The Bride Price tells the poignant love story of Aku-nna, a young Igbo girl, and Chike, the son of a prosperous former slave. They are drawn. Complete summary of Buchi Emecheta’s The Bride Price. eNotes plot summaries cover all the significant action of The Bride Price. First published in , this great literary classic follows a young Nigerian woman who rejects the patriarchal traditions of her culture to find love and happiness.

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In addition, cheap goods from Japan and Europe were imported, thus diminishing the demand for local craft work that had, before colonization, been another source of income for the Prkce women. Despite this radical shift in subject matter, The Bride Price is a logical development of her writing.

As the relatives are burying the father, they turn to Nna-nndo, the “man” whom his father Ezekiel has left behind, asking Nna-nndo to decide if Ezekiel is to go to buchhi as a Christian or go down into the earth to the Ibuza god. The novel ends when Aku-nna dies giving birth to a daughter whom Chike names Joy.

Shortly after Ma Blackie’s marriage, the community school teacher falls in love with Aku-nna and begins to court her. The fathers fail to silence the heroine’s internal discourse Aku-nna never does go homeand the heroine fails pricf overthrow the fathers.

She exits the story in a mix of cultural confusion, paying a witch doctor to counter her second husband’s curse and then praying to the God of the Christians to help buhi through the delivery of her new child. Her wanting Chike is the first time that Aku-nna has admitted that she has a self. And both of them pray to God every night to help them through Aku-nna’s subsequent pregnancy. Emeccheta his part, Chike makes a perfect Western hero.


Book Review: The Bride Price by Buchi Emecheta – Ayiba Magazine

And that was not the end off the disgrace she was showering on her family. Female writer Professor Osayimwense Osa, for instance, in a essay published in Research in African Literatures declares that The Bride Price is a “masterpiece of African children’s and youth literature that sophisticated younger readers will find as satisfying reading.

A caste system exists where a villager could not marry a descendent of a slave, no matter how educated or successful they were. But what price do they pay for freedom?

The story is about a girl named Aku-nna who lived a fairly comfortable life in the city of Lagos, Nigeria with her family. The Portuguese maintained control over the city until when the British took control and eventually abolished the trade. Are we to mourn Aku-nna and pity her for her foolishness?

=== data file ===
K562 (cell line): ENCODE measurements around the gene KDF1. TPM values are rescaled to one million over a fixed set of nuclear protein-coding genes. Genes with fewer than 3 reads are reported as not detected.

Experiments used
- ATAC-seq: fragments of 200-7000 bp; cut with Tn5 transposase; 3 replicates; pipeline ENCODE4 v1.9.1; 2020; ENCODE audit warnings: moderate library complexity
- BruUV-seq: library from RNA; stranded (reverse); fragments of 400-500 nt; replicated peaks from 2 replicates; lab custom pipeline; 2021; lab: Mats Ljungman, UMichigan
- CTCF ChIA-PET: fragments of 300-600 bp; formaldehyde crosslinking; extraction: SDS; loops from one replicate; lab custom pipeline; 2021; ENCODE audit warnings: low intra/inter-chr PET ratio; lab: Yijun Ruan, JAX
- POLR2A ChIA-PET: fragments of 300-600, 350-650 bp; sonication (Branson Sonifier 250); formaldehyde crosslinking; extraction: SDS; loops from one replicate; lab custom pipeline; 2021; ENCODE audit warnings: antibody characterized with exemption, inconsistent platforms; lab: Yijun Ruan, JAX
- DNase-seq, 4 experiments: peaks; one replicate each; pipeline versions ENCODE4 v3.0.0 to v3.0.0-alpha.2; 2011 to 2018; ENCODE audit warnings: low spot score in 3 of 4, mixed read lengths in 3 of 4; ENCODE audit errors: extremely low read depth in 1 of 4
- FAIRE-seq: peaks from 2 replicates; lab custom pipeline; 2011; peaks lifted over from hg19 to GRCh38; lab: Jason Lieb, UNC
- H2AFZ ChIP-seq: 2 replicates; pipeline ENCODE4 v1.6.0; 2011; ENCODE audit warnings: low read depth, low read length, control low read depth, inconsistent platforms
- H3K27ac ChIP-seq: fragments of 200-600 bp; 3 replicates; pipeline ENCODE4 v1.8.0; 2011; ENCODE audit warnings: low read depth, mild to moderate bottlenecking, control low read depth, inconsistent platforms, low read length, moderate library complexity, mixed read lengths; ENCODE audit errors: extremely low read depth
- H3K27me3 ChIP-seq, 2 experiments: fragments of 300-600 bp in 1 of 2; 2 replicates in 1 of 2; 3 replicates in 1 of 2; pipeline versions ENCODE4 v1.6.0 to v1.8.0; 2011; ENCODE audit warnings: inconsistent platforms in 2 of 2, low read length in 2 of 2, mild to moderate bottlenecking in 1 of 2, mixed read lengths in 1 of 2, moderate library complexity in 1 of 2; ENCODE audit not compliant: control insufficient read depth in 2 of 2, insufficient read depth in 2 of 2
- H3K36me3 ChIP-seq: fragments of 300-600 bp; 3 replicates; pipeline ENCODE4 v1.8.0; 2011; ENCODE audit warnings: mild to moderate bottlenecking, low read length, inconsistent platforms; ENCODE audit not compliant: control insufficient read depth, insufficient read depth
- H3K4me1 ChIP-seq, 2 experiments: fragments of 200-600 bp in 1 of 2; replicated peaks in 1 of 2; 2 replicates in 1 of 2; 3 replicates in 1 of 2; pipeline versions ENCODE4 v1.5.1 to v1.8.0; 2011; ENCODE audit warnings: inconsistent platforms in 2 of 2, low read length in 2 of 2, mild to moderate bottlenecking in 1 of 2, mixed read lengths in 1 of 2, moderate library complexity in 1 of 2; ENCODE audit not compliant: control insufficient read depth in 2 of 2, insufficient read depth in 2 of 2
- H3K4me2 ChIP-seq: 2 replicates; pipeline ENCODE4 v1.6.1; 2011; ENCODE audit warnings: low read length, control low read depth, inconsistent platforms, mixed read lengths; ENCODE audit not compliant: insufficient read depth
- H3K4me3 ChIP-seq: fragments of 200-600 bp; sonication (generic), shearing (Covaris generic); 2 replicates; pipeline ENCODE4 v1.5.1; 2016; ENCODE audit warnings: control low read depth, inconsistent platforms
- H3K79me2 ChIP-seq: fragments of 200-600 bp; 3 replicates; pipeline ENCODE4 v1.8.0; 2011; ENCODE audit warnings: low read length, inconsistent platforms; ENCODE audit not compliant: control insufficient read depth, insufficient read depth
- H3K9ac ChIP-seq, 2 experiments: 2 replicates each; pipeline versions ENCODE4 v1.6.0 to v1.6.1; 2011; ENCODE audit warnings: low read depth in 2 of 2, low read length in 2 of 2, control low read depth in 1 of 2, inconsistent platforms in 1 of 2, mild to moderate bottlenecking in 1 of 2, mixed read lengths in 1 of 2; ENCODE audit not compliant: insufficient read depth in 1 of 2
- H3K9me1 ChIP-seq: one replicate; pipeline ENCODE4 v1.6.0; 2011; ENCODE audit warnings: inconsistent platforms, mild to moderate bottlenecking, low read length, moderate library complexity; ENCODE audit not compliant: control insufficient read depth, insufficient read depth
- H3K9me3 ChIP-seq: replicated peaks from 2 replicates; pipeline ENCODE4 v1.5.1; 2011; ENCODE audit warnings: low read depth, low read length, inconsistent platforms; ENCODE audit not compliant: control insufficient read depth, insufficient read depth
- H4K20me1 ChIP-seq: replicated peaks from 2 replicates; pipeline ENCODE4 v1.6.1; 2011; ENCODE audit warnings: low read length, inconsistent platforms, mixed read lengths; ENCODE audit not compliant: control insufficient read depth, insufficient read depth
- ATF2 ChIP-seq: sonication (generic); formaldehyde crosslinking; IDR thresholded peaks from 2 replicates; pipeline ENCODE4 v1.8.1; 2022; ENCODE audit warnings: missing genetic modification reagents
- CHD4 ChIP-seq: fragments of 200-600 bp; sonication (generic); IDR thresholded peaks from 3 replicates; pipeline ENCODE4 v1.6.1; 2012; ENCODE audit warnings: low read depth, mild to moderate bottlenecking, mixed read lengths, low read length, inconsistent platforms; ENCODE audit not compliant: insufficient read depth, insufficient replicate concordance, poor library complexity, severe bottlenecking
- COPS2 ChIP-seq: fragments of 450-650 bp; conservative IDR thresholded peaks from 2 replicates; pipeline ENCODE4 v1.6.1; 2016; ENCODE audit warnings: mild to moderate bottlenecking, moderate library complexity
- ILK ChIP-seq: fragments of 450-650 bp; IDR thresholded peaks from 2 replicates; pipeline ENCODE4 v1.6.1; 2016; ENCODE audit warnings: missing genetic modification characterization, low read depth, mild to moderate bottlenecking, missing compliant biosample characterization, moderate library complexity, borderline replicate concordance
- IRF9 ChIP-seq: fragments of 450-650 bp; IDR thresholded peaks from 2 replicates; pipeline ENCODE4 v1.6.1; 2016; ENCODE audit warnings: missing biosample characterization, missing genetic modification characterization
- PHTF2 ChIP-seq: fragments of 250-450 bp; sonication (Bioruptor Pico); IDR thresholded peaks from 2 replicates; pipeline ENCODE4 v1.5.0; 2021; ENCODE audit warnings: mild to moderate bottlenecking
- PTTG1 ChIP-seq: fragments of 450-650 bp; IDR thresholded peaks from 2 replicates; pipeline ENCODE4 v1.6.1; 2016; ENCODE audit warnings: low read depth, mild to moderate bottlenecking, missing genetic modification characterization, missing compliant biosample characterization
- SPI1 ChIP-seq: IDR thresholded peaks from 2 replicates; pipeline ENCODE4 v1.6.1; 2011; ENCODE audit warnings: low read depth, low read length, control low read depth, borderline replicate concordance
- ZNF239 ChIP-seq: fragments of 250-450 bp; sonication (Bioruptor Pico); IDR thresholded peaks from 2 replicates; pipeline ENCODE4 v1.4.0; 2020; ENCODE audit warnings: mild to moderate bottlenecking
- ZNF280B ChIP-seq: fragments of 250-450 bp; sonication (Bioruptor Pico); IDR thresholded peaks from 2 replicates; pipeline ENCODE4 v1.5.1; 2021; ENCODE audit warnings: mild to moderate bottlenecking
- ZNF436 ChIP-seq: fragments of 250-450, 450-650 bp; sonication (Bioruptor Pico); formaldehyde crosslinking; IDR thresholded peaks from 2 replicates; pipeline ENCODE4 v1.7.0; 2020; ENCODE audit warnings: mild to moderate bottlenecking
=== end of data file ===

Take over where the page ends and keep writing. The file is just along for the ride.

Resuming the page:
Far better to tell her friends, she thinks, than to risk being treated forever “as an outcast leper. A typical village might include as many as five thousand people who could, in some way, trace their lineage back to the founder of the village. Aku-nna accepts the knowledge that her father favored sons.

Book Review: The Bride Price by Buchi Emecheta

The story was serialized in the New Statesman and was responsible for launching her writing career. In this book, the author uses Aku-nna and her life as a way to portrait Nigerian customs and values.

I really cried in the last chapter. The epic he associates with the “absolute past” and the power of tradition because it pride in the monologic voice of unquestioned authority. These are small discretions, but nonetheless they are Aku-nna’s first steps toward asserting her opinions. The first strong voice, although it is described as “faint and whispery,” comes out of Aku-nna when Chike brings her things to help her through her first time of menstruation. Her mind is connected to the group mind.


With these thoughts stirring in her head, Aku-nna accepts her fate and leaves Lagos and her former life and returns to her parents’ ancestral village.

There is nothing we can do about it. Then, with the help of her brother and Chike, Aku-nna escapes from Okoboshi’s family. Dmecheta is asking Chike to speak for her. By the time Aku-nna turns fifteen, she has grown accustomed to things in the Ibuza village.


This book starts off with the protagonist Aku-nna, and her brother Nna-ndo who face the death of their father. This book provided an in depth comparison of cultures and norms but at emechtea same time provided hope for the two lovers that their troubles may fade. Although these are errors which ruin the ‘mood’ that is created by the book, I also enjoy them because to me, it shows the authenticity and shows that the author is really from Nigeria because English is somewhat noticeably her second language.

This is Achebe’s first novel about Nigerian tribal life, and buchl takes place during Nigeria’s fight for independence. For example the narrator tries to say “furthermore” but fails in spelling it correct and instead writes, “for the more” Emecheta Emecheta is also speaking into huchi silence, in some regards, as the audience for whom she most wants to write—African women—often do not have access to her books.

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